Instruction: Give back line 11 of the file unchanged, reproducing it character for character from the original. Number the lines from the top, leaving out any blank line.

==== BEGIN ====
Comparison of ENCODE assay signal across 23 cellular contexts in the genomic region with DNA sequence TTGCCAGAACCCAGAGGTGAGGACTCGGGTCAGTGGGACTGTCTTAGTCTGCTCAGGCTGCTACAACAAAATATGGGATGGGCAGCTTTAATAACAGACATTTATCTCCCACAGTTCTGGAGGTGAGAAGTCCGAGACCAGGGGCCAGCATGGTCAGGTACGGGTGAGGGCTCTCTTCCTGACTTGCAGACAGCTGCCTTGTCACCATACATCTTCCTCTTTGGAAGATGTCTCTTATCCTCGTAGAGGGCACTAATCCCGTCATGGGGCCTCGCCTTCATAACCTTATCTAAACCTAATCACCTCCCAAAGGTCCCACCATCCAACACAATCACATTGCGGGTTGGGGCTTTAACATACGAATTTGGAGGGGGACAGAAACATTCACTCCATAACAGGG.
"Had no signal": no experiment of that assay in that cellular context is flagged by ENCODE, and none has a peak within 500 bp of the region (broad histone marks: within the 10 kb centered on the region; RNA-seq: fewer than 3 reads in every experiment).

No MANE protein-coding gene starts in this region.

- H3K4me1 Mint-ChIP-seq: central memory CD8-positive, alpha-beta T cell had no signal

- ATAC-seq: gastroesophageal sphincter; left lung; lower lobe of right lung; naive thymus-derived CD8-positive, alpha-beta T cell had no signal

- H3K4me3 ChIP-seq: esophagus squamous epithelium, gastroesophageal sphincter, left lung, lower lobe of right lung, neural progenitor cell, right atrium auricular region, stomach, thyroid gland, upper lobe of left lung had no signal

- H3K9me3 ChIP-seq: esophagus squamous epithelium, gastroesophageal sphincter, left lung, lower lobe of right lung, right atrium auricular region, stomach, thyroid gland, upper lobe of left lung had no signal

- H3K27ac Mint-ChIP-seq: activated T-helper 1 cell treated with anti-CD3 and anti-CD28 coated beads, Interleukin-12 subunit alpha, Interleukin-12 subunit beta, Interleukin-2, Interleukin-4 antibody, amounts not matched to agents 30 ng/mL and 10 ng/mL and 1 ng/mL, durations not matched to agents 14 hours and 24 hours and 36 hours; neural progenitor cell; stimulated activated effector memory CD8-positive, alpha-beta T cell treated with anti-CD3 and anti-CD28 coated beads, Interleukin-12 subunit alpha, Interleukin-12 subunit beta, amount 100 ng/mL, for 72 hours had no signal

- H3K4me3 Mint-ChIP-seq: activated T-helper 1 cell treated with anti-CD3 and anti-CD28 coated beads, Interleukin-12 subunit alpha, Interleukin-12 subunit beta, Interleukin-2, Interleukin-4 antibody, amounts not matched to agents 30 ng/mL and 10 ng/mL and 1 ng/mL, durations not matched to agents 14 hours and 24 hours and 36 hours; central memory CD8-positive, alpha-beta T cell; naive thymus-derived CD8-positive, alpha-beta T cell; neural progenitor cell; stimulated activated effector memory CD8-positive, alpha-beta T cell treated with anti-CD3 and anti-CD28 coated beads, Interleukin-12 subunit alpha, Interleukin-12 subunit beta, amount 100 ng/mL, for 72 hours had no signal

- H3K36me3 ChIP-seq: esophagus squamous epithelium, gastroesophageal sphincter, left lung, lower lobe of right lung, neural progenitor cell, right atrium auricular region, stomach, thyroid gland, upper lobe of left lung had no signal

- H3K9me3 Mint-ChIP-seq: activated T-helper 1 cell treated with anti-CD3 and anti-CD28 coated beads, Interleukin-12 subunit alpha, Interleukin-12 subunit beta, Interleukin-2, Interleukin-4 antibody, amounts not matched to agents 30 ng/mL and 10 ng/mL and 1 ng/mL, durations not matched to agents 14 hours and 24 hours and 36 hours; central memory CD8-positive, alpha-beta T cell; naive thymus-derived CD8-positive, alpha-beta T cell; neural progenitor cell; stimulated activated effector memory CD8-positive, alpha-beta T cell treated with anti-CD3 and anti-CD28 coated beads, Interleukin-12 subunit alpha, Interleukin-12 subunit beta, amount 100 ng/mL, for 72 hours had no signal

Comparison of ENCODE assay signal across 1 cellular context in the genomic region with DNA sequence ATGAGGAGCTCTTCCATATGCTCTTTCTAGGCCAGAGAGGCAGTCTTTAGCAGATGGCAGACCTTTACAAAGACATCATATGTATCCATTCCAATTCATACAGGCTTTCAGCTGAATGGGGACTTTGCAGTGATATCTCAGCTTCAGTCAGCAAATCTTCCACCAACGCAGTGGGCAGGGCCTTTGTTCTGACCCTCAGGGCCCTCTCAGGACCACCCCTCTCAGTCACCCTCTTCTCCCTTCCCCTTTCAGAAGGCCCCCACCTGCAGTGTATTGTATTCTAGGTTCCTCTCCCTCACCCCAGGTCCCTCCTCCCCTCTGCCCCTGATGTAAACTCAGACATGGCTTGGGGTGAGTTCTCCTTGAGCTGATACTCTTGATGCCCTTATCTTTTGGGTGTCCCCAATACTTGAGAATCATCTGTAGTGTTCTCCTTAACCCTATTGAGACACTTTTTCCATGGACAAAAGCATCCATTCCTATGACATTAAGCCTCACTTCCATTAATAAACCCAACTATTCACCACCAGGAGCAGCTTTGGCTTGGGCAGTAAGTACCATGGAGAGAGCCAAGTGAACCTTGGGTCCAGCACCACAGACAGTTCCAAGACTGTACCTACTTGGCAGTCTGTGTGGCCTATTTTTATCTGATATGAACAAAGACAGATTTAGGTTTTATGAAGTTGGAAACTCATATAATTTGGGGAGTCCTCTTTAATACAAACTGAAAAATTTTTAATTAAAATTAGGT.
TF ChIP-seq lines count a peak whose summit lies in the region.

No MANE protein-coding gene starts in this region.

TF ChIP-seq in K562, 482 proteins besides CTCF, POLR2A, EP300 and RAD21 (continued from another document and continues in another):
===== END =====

- H3K9me3 Mint-ChIP-seq: activated T-helper 1 cell treated with anti-CD3 and anti-CD28 coated beads, Interleukin-12 subunit alpha, Interleukin-12 subunit beta, Interleukin-2, Interleukin-4 antibody, amounts not matched to agents 30 ng/mL and 10 ng/mL and 1 ng/mL, durations not matched to agents 14 hours and 24 hours and 36 hours; central memory CD8-positive, alpha-beta T cell; naive thymus-derived CD8-positive, alpha-beta T cell; neural progenitor cell; stimulated activated effector memory CD8-positive, alpha-beta T cell treated with anti-CD3 and anti-CD28 coated beads, Interleukin-12 subunit alpha, Interleukin-12 subunit beta, amount 100 ng/mL, for 72 hours had no signal